The children shared with me how special Christmas was for their mom.  The daughter went on to tell me that another pastor had once said, attributing the quote to Martin Luther, that “The devil gets mad when we sing Christmas carols at a funeral.”

I had never heard that particular Martin Luther quote. He said and wrote a lot, but he’s sort of the religious analogue to Abraham Lincoln – he gets credit for plenty of stuff he didn’t actually say.

It certainly sounded like something Luther might have said; if not Lutheran than perhaps Lutherish. He did write often about how to repel the devil. Here’s a personal favorite: “But I resist the devil, and often it is with a fart that I chase him away.”

So at Saturday’s funeral we sang Christmas hymns. After we read Luke’s Christmas account and I shared my homily emphasizing the hope of the manger even in the midst of grieving, based on Luke’s account of Jesus’ birth, we sang Silent Night.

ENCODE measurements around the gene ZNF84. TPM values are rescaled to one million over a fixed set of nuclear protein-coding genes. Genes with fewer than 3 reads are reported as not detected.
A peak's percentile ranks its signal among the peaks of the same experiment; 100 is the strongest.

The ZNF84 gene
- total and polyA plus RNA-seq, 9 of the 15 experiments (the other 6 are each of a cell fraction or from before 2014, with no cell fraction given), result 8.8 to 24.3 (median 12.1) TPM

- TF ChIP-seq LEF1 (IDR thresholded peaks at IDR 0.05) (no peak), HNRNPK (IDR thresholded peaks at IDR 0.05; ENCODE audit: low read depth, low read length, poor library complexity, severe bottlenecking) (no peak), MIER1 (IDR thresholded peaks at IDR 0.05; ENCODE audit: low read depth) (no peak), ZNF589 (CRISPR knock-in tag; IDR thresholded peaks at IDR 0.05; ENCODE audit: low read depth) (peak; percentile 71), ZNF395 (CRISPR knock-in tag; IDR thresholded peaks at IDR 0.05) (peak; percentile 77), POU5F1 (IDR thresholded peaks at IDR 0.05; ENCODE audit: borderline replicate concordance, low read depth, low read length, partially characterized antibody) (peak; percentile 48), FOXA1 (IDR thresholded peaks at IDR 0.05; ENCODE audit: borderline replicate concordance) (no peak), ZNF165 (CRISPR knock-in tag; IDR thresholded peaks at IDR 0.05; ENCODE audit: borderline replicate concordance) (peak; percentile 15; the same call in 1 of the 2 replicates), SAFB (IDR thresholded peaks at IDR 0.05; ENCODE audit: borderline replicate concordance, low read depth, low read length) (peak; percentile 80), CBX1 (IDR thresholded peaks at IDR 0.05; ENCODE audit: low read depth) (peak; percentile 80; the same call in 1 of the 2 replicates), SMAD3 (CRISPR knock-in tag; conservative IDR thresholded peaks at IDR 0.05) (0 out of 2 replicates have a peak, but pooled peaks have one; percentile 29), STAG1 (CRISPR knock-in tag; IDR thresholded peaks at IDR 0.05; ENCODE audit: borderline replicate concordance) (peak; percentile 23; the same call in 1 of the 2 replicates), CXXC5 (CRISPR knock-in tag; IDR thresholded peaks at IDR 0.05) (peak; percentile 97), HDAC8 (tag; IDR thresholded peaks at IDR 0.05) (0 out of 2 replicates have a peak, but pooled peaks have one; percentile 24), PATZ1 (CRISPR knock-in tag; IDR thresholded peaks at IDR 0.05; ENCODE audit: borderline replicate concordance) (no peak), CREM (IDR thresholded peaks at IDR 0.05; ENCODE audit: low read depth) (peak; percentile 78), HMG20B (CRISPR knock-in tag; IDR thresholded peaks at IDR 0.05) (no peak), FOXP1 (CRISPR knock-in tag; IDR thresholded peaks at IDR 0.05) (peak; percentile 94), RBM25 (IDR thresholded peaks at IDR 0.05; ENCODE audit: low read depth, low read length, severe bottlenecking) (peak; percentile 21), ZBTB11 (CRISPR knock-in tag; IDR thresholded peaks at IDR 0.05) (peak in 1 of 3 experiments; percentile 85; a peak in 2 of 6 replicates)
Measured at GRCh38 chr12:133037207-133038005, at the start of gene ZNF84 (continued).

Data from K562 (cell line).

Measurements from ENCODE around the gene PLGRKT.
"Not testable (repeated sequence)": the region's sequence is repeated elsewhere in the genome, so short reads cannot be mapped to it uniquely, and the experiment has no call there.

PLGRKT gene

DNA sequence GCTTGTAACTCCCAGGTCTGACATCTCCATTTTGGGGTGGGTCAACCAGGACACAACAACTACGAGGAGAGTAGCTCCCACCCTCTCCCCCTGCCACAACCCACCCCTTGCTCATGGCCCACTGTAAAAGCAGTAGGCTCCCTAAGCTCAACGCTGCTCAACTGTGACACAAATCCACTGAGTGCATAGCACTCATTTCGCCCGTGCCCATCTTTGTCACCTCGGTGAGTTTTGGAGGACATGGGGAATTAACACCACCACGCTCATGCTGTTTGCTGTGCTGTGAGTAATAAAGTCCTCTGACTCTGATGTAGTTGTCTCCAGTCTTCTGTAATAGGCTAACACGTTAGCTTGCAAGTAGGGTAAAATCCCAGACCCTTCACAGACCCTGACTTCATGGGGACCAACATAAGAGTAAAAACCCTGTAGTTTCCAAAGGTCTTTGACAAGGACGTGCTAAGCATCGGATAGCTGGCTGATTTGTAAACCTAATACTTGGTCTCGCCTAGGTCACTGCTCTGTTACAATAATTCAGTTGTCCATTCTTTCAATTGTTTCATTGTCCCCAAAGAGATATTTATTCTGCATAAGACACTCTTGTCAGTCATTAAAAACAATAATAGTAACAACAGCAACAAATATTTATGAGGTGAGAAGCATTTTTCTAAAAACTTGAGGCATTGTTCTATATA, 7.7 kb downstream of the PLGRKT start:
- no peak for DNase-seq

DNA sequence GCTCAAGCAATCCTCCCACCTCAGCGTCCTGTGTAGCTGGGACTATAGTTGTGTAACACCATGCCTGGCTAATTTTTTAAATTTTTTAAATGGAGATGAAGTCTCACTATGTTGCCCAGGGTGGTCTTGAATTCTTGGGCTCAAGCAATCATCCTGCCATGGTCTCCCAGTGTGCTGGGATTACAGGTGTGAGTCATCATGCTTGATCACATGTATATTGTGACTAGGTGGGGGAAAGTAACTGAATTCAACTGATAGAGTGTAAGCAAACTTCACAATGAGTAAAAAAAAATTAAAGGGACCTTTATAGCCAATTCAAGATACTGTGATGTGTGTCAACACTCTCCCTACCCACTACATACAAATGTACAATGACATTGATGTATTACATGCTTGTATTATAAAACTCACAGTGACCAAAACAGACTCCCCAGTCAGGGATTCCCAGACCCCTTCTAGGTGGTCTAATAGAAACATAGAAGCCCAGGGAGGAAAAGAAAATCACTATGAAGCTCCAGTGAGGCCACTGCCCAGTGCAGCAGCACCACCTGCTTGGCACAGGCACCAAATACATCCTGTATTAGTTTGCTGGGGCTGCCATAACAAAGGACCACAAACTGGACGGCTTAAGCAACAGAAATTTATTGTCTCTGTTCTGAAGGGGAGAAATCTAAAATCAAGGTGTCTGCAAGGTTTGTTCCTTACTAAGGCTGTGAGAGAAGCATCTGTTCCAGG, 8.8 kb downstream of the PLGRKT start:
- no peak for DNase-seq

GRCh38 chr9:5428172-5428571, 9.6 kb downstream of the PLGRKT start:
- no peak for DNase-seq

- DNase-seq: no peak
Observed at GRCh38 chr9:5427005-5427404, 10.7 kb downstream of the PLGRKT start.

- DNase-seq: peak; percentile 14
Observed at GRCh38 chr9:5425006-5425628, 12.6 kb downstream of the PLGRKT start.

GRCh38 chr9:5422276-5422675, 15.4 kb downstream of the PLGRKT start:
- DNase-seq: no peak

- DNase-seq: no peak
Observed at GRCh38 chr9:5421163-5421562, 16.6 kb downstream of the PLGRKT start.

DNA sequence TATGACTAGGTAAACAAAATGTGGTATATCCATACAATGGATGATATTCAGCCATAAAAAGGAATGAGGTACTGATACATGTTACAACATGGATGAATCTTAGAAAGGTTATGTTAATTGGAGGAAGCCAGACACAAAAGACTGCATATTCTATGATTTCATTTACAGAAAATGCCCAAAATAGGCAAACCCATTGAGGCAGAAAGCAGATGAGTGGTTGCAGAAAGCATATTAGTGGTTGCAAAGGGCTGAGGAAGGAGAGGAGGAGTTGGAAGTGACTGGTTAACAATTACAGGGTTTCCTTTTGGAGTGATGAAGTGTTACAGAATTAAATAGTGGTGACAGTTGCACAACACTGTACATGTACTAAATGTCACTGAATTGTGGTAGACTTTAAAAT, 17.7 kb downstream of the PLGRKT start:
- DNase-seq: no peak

But it was “Hark the Herald Angels Sing” at the end of the service that felt like a defiant proclamation of joy, as we raised our voices and sang . . .

Hark the herald angels sing, “Glory to the new-born king.”

We sang in defiance of death itself, proclaiming the king born in a manger had defeated sin and death once and for all.

Peace on earth and mercy mild, God and sinners reconciled.

We sang for all of us, and for all of God’s children, reconciled to God in Christ, our relationship restored through the forgiveness of our sins.

Joyful all you nations rise. Join the triumph of the skies.

We sang our joy, even as we gathered because someone we loved had died. We sang our joy, even when it didn’t make sense.

With angelic hope proclaim, “Christ is born in Bethlehem!”

We sang the hope of Christmas, God in human flesh placed in a manger.

Hark! The herald angels sing, “Glory to the new-born king.” 

I don’t know if the devil got mad. But we gathered there and sang our solidarity with each other as Jesus is in solidarity with us. We proclaimed that we are not alone in this messy world or in the messiness of our lives.

We sang about something bigger and better than death or disappointment or despair . . . we sang our hope.

(This post is adapted from an excerpt of a sermon preached for the Blue Christmas service at Christ Lutheran Church on Wednesday, December  14, 2016.)